The Short and Tragic Life of Robert Peace: A Brilliant Young Man Who Left Newark for the Ivy League

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An instant New York Times bestseller, named a best book of the year by The New York Times Book Review, Amazon, and Entertainment Weekly, among others, this celebrated account of a young African-American man who escaped Newark, NJ, to attend Yale, but still faced the dangers of the streets when he returned is, “nuanced and shattering” (People) and “mesmeric” (The New York Times Book Review).

When author Jeff Hobbs arrived at Yale University, he became fast friends with the man who would be his college roommate for four years, Robert Peace. Robert’s life was rough from the beginning in the crime-ridden streets of Newark in the 1980s, with his father in jail and his mother earning less than $15,000 a year. But Robert was a brilliant student, and it was supposed to get easier when he was accepted to Yale, where he studied molecular biochemistry and biophysics. But it didn’t get easier. Robert carried with him the difficult dual nature of his existence, trying to fit in at Yale, and at home on breaks.

A compelling and honest portrait of Robert’s relationships—with his struggling mother, with his incarcerated father, with his teachers and friends—The Short and Tragic Life of Robert Peace encompasses the most enduring conflicts in America: race, class, drugs, community, imprisonment, education, family, friendship, and love. It’s about the collision of two fiercely insular worlds—the ivy-covered campus of Yale University and the slums of Newark, New Jersey, and the difficulty of going from one to the other and then back again. It’s about trying to live a decent life in America. But most all this “fresh, compelling” (The Washington Post) story is about the tragic life of one singular brilliant young man. His end, a violent one, is heartbreaking and powerful and “a haunting American tragedy for our times” (Entertainment Weekly).
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About the author

Jeff Hobbs graduated with a BA in English language and literature from Yale in 2002, where he was awarded the Willets and Meeker prizes for his writing. He is the author of The Short and Tragic Life of Robert Peace and The Tourists. He lives in Los Angeles with his wife and two children.

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4.5
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Additional Information

Publisher
Simon and Schuster
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Published on
Sep 23, 2014
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Pages
416
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ISBN
9781476731926
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Language
English
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Genres
Biography & Autobiography / General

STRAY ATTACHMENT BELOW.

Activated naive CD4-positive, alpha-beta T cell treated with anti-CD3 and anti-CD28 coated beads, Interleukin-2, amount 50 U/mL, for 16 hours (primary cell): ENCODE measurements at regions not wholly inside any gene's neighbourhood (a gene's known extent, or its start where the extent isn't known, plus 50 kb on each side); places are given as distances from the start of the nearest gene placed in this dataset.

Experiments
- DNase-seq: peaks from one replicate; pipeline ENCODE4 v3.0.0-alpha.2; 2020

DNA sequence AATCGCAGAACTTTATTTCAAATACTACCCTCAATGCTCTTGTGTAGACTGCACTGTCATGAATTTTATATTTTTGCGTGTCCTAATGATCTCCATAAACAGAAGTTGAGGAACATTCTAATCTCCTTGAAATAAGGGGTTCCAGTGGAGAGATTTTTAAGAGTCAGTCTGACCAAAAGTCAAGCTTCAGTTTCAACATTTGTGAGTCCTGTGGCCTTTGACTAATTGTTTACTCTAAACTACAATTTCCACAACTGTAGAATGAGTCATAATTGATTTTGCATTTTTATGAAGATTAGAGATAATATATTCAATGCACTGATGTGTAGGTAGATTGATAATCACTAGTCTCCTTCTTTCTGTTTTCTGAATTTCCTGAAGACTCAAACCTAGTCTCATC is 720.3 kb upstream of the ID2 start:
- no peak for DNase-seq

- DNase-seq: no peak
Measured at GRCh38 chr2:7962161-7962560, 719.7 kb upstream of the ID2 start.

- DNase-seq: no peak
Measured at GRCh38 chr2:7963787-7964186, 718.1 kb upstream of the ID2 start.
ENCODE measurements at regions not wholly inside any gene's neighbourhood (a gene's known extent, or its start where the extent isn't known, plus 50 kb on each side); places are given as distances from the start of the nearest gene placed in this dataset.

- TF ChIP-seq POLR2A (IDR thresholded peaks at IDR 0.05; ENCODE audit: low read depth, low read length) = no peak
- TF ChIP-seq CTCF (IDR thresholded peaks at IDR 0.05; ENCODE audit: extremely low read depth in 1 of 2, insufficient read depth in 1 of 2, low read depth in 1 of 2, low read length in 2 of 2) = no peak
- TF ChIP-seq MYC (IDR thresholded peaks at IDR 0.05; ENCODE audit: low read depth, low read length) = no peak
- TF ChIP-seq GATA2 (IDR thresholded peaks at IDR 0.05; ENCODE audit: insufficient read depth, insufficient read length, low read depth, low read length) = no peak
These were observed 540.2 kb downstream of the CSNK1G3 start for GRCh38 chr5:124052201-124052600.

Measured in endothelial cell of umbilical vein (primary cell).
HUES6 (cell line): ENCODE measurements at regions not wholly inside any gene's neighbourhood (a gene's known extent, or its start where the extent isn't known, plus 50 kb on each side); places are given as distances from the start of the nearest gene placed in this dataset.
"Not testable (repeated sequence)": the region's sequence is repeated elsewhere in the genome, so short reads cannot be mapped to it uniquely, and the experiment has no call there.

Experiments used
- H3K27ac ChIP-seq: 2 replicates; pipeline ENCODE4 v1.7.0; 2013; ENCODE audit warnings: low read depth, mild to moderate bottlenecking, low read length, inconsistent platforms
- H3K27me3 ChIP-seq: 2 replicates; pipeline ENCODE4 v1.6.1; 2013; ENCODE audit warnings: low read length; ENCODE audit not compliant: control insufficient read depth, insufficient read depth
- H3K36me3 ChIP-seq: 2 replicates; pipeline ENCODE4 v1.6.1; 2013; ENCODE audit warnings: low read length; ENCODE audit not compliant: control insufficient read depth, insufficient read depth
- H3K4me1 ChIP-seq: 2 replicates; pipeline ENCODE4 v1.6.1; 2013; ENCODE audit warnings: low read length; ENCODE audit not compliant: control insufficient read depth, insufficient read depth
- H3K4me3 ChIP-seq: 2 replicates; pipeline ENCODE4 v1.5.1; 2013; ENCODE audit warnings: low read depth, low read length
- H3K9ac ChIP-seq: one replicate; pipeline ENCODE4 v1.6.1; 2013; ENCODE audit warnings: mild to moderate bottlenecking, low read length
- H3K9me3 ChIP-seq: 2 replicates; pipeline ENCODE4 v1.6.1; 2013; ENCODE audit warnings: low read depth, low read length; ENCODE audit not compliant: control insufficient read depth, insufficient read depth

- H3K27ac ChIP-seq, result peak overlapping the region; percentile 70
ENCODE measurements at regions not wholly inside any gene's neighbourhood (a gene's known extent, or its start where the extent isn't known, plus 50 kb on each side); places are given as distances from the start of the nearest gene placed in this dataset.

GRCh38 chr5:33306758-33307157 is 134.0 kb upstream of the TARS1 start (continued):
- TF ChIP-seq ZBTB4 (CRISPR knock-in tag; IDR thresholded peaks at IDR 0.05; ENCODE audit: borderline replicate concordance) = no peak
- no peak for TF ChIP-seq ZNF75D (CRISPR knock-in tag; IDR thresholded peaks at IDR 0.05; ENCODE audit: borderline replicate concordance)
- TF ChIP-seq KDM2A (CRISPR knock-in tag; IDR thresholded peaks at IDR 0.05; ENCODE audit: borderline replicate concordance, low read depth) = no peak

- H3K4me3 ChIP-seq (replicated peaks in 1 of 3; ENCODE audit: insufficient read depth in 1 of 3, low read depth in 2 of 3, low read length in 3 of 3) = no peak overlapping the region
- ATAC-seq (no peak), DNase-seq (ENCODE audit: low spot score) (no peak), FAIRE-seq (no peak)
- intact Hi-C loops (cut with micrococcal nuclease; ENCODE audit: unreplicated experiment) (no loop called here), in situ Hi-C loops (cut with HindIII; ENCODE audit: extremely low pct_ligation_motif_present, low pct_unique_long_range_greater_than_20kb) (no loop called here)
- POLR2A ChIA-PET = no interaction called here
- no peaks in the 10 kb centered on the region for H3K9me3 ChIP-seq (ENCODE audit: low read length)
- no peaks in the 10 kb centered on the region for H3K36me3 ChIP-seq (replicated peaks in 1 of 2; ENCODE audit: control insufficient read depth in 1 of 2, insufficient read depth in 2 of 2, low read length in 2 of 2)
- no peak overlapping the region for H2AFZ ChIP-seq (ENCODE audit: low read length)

Social Science / Social Classes & Economic Disparity
Social Science / Violence in Society
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Content Protection
This content is DRM protected.
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Eligible for Family Library

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“An ambitious look at the cost of urban gentrification.”
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Meet Money Rock. He’s young. He’s charismatic. He’s generous, often to a fault. He’s one of Charlotte’s most successful cocaine dealers, and that’s what first prompted veteran reporter Pam Kelley to craft this riveting social history—by turns action-packed, uplifting, and tragic—of a striving African American family, swept up and transformed by the 1980s cocaine epidemic.

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An extraordinary portrait of street life in the oldest all-black town in America.

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BONUS: This edition contains a new afterword and a The Other Wes Moore discussion guide.

Praise for The Other Wes Moore

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But as soon as the case is assigned to Detective John Skaggs, the odds shift.

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Praise for Ghettoside

“A serious and kaleidoscopic achievement . . . [Jill Leovy is] a crisp writer with a crisp mind and the ability to boil entire skies of information into hard journalistic rain.”—Dwight Garner, The New York Times

“Masterful . . . gritty reporting that matches the police work behind it.”—Los Angeles Times

“Moving and engrossing.”—San Francisco Chronicle

“Penetrating and heartbreaking . . . Ghettoside points out how relatively little America has cared even as recently as the last decade about the value of young black men’s lives.”—USA Today

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